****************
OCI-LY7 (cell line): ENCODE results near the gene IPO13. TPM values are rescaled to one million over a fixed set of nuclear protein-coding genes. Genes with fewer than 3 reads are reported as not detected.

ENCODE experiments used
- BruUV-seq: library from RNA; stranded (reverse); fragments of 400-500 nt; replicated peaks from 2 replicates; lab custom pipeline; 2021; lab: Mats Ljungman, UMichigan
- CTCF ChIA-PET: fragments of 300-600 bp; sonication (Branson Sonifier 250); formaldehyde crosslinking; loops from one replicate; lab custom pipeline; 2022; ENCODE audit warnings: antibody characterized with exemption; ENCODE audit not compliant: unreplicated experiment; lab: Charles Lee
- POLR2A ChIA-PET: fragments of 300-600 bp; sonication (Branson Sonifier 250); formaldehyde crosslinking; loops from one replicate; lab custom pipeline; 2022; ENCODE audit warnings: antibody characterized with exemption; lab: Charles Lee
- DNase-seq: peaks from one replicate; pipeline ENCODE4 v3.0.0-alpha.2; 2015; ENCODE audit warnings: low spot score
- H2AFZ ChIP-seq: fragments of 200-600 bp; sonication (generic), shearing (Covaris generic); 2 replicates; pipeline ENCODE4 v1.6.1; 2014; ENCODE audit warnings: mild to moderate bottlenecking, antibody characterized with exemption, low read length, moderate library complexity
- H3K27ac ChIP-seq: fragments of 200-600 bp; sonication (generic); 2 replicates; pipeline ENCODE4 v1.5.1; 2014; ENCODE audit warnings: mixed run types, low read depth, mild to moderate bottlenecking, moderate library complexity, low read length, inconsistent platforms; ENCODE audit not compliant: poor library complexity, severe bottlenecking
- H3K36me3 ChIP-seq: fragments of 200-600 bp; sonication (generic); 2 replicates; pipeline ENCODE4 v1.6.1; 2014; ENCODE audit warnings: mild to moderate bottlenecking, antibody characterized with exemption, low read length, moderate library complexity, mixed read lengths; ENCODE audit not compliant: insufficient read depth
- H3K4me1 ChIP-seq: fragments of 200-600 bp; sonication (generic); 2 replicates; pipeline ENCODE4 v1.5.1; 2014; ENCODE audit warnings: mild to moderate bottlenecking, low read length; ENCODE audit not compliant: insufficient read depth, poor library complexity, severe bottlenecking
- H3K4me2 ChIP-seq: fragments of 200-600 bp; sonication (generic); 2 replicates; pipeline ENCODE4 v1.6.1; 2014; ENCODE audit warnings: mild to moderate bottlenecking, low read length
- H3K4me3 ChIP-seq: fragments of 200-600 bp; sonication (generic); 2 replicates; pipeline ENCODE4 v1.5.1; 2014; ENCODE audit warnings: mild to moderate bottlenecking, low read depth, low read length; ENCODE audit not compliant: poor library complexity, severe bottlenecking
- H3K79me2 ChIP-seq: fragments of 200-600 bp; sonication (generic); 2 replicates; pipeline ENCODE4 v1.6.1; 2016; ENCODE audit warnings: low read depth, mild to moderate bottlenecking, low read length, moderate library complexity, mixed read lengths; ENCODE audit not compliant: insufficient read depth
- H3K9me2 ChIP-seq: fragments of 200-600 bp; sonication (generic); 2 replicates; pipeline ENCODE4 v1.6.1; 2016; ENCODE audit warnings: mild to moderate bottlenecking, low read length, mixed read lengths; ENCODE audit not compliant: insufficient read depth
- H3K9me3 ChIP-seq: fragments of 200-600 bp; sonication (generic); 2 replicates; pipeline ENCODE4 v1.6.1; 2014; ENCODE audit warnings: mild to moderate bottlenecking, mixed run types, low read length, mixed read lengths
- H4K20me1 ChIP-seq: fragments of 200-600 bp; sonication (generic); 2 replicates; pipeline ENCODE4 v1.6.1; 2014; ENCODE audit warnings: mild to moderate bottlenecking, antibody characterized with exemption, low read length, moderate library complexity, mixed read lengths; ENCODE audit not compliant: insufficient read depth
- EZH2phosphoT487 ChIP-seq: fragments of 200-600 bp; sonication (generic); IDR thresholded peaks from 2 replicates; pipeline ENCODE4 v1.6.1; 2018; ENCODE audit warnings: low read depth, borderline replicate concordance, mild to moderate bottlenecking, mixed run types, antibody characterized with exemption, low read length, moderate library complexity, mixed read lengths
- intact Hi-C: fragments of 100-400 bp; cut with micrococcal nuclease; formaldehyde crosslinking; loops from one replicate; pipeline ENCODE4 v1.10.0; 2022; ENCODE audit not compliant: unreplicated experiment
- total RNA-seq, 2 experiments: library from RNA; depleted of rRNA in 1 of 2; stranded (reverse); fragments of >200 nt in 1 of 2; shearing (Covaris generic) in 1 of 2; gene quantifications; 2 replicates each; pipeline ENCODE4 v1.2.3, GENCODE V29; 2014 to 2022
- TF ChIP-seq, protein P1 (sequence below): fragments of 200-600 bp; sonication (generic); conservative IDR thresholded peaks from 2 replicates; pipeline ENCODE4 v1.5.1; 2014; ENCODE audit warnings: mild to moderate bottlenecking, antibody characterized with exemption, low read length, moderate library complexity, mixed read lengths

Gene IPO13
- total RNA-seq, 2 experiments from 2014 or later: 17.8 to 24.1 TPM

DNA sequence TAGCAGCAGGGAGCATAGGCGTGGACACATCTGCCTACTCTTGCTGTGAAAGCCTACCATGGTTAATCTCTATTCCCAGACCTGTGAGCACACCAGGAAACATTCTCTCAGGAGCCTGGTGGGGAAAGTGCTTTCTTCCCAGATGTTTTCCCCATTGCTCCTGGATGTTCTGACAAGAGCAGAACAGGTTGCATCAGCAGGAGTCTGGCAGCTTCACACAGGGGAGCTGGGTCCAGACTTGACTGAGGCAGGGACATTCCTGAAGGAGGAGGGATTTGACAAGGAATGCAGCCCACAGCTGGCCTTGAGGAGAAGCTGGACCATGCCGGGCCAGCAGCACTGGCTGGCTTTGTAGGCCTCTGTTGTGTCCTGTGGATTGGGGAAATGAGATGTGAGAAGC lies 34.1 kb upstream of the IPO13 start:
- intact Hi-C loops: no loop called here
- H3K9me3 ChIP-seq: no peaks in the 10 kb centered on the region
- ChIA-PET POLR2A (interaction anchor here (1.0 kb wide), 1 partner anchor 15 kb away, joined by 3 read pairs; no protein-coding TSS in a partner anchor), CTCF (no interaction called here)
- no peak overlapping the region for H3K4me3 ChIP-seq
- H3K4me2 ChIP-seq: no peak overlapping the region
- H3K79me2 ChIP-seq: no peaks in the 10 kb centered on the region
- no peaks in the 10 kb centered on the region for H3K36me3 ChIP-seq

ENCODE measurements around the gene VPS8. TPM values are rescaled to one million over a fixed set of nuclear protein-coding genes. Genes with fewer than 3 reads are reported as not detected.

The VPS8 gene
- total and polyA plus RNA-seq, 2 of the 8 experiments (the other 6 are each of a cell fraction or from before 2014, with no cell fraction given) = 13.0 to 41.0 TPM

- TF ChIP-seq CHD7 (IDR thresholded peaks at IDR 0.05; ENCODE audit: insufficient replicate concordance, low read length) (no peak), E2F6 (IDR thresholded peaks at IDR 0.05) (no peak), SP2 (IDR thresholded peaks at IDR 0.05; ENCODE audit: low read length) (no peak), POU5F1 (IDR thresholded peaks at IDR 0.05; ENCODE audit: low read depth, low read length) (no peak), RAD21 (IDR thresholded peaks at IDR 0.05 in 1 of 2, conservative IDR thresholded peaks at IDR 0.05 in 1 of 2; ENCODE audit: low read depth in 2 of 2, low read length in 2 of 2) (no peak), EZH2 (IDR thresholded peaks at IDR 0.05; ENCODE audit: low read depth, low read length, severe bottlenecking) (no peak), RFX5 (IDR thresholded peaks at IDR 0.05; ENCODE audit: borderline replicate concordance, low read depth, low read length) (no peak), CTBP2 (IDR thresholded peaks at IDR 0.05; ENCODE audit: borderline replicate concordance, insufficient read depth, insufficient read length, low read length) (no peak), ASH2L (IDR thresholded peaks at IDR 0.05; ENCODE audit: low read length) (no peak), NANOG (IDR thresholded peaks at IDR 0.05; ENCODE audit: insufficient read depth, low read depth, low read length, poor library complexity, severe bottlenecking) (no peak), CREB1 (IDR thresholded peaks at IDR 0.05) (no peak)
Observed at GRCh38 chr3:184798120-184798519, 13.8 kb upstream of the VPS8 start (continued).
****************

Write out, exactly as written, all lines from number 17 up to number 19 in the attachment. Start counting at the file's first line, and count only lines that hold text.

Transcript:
- EZH2phosphoT487 ChIP-seq: fragments of 200-600 bp; sonication (generic); IDR thresholded peaks from 2 replicates; pipeline ENCODE4 v1.6.1; 2018; ENCODE audit warnings: low read depth, borderline replicate concordance, mild to moderate bottlenecking, mixed run types, antibody characterized with exemption, low read length, moderate library complexity, mixed read lengths
- intact Hi-C: fragments of 100-400 bp; cut with micrococcal nuclease; formaldehyde crosslinking; loops from one replicate; pipeline ENCODE4 v1.10.0; 2022; ENCODE audit not compliant: unreplicated experiment
- total RNA-seq, 2 experiments: library from RNA; depleted of rRNA in 1 of 2; stranded (reverse); fragments of >200 nt in 1 of 2; shearing (Covaris generic) in 1 of 2; gene quantifications; 2 replicates each; pipeline ENCODE4 v1.2.3, GENCODE V29; 2014 to 2022